Binge Eating: Part 2 Adult binge eating begins in childhood.

Binge Eating: Part 2
Adult binge eating begins in childhood.

Dear Readers!

Many people who suffer from Binge Eating Disorder (BED) often feel powerless to stop their binges, they feel like they’ve lost all control over how much they’re eating and that they just can’t STOP. In the aftermath of a binge feelings of hopelessness, anger, fear, shame and worthlessness sink in. This further pushes one into a state of melancholy, deeper into a cycle of disordered eating and causes great deal of anxiety and stress. It is important that we take sometime out of our busy Disordered world of Eating to examine ourselves and to gain understanding of why we feel compel to under eat, over eat, binge eat and starve ourselves. Once we understand ourselves and learn to love and respect ourselves, we can beat any disorder in the world. Please find below an article by Dr Cris Haltom and I hope it will help you to gain understanding of vicious cycle of BED.

By: Dr Chris Haltom

About two percent of the general population of adults struggles with binge eating. At least 4 million Americans have binge eating disorder (ANAD newsletter, Summer, 2003). Many adults who struggle with binge eating problems started their struggles as children.

Binge eating is loosely defined as eating an inordinately large amount of food in a short amount of time accompanied by feelings of loss of control. Binge Eating Disorder (BED), or compulsive overeating, is characterized by repeated binges without (1) the ability to control the behavior, (2) without purging and (3) without extreme measures to control weight. Sometimes bingeing is defined more loosely to include “grazing”, or eating continually, in smaller amounts, over time when not physically hungry. To be diagnosed with binge eating disorder binge eating episodes have to take place on at least two days per week over six months period of time.

Dr. Christopher Fairburn’s classic book, Overcoming Binge Eating (1995), gives the following excerpt from an interview with a binge eater: “It starts off with my thinking about the food I deny myself when I am dieting. This soon changes into a strong desire to eat. First of all it is a relief and a comfort to eat, and I feel quite high. But then I can’t stop, and I binge. I eat and eat frantically until I am absolutely full. Afterward I feel so guilty and angry with myself (p. 3).”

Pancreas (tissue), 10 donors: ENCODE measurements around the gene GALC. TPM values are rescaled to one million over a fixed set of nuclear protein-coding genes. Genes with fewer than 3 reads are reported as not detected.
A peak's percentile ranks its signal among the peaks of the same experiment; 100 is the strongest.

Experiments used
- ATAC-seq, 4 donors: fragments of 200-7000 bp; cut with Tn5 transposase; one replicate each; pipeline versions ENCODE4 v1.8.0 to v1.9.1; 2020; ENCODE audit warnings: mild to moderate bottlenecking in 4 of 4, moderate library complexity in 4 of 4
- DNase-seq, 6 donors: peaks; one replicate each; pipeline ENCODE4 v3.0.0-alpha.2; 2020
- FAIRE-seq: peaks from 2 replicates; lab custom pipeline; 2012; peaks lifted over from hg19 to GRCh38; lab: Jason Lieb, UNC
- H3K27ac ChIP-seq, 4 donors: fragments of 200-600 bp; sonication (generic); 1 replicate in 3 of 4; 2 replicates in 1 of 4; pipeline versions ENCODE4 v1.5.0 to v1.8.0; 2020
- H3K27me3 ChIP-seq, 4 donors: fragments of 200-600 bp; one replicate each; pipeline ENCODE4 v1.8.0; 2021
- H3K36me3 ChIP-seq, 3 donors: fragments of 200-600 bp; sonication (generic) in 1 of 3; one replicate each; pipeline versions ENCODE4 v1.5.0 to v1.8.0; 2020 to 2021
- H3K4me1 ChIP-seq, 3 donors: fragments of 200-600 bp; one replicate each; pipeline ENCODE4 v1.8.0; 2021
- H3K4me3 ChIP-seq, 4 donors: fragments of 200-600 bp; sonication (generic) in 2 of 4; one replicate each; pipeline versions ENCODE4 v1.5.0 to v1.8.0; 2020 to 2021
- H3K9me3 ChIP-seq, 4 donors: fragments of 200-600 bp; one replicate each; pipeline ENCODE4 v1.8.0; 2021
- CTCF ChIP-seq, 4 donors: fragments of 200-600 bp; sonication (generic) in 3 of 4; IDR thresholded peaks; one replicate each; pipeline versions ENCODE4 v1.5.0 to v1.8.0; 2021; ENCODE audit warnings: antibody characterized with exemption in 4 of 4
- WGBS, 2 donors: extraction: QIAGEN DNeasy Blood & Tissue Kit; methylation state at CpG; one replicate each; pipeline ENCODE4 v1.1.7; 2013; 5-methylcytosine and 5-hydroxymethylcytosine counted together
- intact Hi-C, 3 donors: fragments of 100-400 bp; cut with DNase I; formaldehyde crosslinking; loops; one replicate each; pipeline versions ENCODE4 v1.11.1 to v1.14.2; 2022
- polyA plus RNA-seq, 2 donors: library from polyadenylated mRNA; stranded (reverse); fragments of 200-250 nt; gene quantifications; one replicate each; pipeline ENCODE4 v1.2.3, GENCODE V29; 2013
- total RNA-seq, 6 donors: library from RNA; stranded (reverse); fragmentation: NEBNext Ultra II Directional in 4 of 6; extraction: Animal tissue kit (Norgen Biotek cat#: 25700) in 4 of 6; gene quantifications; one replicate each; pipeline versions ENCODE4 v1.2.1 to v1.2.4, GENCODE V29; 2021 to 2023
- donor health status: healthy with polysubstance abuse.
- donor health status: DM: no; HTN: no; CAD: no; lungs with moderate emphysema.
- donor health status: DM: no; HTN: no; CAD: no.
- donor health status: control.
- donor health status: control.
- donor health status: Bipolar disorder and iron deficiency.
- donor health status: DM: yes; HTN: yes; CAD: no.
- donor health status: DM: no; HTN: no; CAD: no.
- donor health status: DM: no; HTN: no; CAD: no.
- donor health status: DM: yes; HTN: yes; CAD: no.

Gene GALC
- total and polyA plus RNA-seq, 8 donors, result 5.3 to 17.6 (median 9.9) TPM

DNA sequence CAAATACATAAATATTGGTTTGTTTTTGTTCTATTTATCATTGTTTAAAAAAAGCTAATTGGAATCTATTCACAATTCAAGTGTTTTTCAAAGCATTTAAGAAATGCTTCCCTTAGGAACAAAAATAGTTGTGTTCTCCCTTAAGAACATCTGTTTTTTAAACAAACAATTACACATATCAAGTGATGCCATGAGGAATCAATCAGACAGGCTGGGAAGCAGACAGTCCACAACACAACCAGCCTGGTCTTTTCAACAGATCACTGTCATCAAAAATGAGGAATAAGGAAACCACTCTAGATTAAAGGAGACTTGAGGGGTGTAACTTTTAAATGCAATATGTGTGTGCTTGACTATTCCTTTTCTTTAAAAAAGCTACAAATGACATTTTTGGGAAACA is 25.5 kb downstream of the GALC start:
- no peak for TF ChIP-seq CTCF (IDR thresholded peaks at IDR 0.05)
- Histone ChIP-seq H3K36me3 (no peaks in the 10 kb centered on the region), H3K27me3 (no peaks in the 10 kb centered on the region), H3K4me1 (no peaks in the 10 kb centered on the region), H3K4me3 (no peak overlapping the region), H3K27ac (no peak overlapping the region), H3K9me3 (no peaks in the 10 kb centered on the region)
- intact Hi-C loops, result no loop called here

Research has shown that obese women with binge eating disorders became overweight at a younger age. Among obese children and teens, the incidence of binge eating ranges from 18% to 35% among girls and 27% to 37% among boys. (Eating Disorders Review, 2003). Some will be surprised to learn that such a small percentage of obese children suffer from binge eating problems. A common misperception is that binge eating is the cause of most obesity. Obesity can exist in the absence of binge eating . And binge eating can exist in the absence of obesity.

Gender differences appear to be less common among obese young people with binge problems than are noted in young people with anorexia or bulimia. Boys and girls with obesity are about equally prone to demonstrate binge eating problems. Girls more commonly suffer from anorexia and bulimia.

The most common ages for onset of Binge Eating Disorder (BED) are 14, 16 and 18 years of age (p.88, Fairburn, 1995). Binge eating may be a response to food deprivation, self-soothing in the face of negative emotions, or a form of self-punishment.


Fairburn, Christopher (1995) Overcoming Binge Eating, New York, The Guilford Press.

National Association of Anorexia Nervosa and Associated Disorders (ANAD), “Working Together” Newsletter, Summer 2001, Summer 2003.

Bulik, Cynthia M. et al (2003) “Genetic and environmental contributions to obesity and binge eating,” The International Journal of Eating Disorders, 33:3, 293-298.

Eating Disorders Review (2003) “Binge eating can begin early in life,” Gurze Publications, 14:3, 7.


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